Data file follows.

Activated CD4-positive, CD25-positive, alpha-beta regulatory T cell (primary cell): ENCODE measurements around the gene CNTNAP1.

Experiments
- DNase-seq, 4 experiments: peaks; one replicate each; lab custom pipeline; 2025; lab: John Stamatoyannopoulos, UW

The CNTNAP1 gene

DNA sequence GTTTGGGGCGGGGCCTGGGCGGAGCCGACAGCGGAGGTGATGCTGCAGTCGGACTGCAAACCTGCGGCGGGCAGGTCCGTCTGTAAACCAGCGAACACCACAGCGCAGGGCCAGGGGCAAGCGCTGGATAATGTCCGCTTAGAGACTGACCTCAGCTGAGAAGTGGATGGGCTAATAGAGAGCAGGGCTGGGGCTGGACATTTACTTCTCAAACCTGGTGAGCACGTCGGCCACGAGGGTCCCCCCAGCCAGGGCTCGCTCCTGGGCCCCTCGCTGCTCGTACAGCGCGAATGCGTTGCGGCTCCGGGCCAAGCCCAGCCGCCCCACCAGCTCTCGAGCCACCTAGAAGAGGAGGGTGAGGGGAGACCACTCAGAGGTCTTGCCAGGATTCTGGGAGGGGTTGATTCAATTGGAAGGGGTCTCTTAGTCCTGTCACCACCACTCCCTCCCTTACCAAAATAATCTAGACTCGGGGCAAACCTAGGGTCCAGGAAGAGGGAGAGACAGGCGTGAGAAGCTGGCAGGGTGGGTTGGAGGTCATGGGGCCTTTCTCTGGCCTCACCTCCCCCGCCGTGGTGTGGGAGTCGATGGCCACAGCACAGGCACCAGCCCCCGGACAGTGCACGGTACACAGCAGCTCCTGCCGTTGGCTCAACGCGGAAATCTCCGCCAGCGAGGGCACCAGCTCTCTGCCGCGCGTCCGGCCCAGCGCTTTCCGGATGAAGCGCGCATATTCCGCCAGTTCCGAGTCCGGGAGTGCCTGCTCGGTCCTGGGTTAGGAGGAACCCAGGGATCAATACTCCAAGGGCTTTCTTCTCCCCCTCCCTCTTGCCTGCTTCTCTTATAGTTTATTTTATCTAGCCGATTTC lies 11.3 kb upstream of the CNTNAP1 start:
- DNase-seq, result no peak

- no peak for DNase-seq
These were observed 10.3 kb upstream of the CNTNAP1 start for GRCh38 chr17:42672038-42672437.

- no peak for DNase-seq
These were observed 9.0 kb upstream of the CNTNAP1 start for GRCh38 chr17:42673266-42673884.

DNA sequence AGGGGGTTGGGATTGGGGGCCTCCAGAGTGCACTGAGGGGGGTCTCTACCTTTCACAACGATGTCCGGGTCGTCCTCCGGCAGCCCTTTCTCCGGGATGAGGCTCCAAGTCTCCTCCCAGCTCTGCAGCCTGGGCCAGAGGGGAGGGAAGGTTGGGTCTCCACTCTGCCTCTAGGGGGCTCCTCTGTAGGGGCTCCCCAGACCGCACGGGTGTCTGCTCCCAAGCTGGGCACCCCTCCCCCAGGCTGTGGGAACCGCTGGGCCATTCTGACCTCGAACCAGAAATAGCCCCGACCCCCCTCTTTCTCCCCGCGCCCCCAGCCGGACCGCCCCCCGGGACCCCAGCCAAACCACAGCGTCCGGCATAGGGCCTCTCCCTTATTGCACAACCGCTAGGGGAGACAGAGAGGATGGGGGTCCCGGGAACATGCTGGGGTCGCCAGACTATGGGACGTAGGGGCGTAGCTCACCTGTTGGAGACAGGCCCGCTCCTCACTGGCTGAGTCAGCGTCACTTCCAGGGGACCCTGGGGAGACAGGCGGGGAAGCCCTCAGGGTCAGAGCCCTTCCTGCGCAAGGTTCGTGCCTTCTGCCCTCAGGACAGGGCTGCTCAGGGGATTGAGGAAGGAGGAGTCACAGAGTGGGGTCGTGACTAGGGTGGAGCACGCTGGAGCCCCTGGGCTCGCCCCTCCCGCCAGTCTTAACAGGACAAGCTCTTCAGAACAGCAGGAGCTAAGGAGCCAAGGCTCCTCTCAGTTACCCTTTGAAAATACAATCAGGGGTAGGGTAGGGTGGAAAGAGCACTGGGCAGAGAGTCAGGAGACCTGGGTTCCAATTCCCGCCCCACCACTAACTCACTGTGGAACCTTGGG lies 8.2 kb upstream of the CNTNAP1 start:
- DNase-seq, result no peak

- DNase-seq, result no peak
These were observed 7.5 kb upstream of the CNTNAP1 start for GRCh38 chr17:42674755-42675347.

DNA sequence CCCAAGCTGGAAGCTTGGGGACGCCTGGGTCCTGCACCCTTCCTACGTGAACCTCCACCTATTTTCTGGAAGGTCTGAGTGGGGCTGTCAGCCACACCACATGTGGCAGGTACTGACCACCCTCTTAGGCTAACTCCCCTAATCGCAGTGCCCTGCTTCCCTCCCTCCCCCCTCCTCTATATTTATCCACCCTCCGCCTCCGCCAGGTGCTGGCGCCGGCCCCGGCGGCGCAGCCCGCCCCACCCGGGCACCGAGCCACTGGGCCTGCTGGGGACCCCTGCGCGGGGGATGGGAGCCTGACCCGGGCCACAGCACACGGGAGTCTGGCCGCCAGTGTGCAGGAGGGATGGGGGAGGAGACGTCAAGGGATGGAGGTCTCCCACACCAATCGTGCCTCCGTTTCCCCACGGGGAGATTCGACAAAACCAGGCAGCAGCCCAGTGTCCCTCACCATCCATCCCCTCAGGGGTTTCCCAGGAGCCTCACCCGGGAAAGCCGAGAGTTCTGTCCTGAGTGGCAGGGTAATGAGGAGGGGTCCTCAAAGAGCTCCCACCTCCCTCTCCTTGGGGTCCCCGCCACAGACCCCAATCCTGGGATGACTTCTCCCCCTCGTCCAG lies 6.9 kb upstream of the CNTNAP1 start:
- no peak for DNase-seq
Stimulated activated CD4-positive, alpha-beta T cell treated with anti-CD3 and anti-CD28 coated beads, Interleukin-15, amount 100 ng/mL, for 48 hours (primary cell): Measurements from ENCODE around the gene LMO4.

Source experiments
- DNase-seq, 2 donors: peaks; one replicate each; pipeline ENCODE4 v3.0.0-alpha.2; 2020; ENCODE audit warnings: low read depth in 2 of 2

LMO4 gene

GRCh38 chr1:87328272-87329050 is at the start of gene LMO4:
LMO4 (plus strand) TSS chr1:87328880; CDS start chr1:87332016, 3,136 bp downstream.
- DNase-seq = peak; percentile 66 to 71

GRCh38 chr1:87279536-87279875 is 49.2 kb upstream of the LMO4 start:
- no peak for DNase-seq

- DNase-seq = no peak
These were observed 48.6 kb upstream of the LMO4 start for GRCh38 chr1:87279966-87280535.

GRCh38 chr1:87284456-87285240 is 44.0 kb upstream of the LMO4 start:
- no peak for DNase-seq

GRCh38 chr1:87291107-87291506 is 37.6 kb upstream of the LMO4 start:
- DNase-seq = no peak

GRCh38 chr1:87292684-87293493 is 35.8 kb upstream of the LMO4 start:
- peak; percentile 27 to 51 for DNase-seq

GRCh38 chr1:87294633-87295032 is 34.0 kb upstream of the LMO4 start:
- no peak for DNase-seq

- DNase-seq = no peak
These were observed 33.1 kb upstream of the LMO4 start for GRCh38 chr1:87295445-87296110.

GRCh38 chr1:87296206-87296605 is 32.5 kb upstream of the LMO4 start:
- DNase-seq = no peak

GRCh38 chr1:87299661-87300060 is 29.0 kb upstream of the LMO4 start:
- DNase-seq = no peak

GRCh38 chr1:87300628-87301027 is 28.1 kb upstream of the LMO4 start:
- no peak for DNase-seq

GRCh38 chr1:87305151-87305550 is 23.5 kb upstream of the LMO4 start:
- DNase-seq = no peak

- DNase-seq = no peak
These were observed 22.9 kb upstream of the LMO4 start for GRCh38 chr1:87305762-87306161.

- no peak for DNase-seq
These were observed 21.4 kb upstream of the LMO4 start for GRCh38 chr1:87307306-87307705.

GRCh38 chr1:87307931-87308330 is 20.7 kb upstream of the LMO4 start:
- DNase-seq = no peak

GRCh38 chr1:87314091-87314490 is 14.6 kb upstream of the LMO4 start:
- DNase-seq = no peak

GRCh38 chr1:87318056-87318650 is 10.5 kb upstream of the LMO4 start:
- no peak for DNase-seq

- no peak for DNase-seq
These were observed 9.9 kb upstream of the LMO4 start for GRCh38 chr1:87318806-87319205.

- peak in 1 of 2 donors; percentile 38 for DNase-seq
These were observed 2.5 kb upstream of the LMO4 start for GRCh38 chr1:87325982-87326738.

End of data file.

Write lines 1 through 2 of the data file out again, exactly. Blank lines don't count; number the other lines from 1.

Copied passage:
Activated CD4-positive, CD25-positive, alpha-beta regulatory T cell (primary cell): ENCODE measurements around the gene CNTNAP1.

Experiments